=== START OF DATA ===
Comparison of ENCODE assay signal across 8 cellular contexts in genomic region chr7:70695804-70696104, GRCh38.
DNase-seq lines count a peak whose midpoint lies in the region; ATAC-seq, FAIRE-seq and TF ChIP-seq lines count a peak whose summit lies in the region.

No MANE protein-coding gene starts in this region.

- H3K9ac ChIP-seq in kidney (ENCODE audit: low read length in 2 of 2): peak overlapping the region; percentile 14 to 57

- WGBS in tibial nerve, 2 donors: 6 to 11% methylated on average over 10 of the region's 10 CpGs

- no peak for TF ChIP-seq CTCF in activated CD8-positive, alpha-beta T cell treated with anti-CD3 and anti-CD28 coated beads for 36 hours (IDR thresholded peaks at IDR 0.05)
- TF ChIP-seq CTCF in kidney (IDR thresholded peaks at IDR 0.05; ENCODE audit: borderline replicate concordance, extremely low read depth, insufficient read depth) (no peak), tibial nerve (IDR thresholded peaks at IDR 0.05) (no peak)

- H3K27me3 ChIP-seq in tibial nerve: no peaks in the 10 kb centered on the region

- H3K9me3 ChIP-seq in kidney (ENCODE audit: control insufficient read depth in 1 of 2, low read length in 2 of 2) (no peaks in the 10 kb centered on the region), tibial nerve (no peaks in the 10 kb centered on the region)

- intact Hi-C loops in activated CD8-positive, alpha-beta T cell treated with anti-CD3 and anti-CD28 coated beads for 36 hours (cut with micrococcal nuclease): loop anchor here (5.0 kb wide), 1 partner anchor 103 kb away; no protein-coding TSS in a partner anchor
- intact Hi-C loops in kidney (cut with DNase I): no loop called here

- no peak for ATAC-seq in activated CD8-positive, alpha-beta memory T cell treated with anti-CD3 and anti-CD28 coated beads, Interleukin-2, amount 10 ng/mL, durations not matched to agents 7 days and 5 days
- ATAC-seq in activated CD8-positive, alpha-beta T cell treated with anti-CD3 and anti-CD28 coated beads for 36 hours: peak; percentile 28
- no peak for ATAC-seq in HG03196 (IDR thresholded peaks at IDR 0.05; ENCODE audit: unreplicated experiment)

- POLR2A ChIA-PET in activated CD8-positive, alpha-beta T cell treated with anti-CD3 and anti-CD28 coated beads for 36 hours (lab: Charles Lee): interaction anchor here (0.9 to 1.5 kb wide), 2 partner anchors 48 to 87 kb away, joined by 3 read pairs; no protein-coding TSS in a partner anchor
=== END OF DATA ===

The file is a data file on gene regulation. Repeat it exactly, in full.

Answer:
Comparison of ENCODE assay signal across 8 cellular contexts in genomic region chr7:70695804-70696104, GRCh38.
DNase-seq lines count a peak whose midpoint lies in the region; ATAC-seq, FAIRE-seq and TF ChIP-seq lines count a peak whose summit lies in the region.

No MANE protein-coding gene starts in this region.

- H3K9ac ChIP-seq in kidney (ENCODE audit: low read length in 2 of 2): peak overlapping the region; percentile 14 to 57

- WGBS in tibial nerve, 2 donors: 6 to 11% methylated on average over 10 of the region's 10 CpGs

- no peak for TF ChIP-seq CTCF in activated CD8-positive, alpha-beta T cell treated with anti-CD3 and anti-CD28 coated beads for 36 hours (IDR thresholded peaks at IDR 0.05)
- TF ChIP-seq CTCF in kidney (IDR thresholded peaks at IDR 0.05; ENCODE audit: borderline replicate concordance, extremely low read depth, insufficient read depth) (no peak), tibial nerve (IDR thresholded peaks at IDR 0.05) (no peak)

- H3K27me3 ChIP-seq in tibial nerve: no peaks in the 10 kb centered on the region

- H3K9me3 ChIP-seq in kidney (ENCODE audit: control insufficient read depth in 1 of 2, low read length in 2 of 2) (no peaks in the 10 kb centered on the region), tibial nerve (no peaks in the 10 kb centered on the region)

- intact Hi-C loops in activated CD8-positive, alpha-beta T cell treated with anti-CD3 and anti-CD28 coated beads for 36 hours (cut with micrococcal nuclease): loop anchor here (5.0 kb wide), 1 partner anchor 103 kb away; no protein-coding TSS in a partner anchor
- intact Hi-C loops in kidney (cut with DNase I): no loop called here

- no peak for ATAC-seq in activated CD8-positive, alpha-beta memory T cell treated with anti-CD3 and anti-CD28 coated beads, Interleukin-2, amount 10 ng/mL, durations not matched to agents 7 days and 5 days
- ATAC-seq in activated CD8-positive, alpha-beta T cell treated with anti-CD3 and anti-CD28 coated beads for 36 hours: peak; percentile 28
- no peak for ATAC-seq in HG03196 (IDR thresholded peaks at IDR 0.05; ENCODE audit: unreplicated experiment)

- POLR2A ChIA-PET in activated CD8-positive, alpha-beta T cell treated with anti-CD3 and anti-CD28 coated beads for 36 hours (lab: Charles Lee): interaction anchor here (0.9 to 1.5 kb wide), 2 partner anchors 48 to 87 kb away, joined by 3 read pairs; no protein-coding TSS in a partner anchor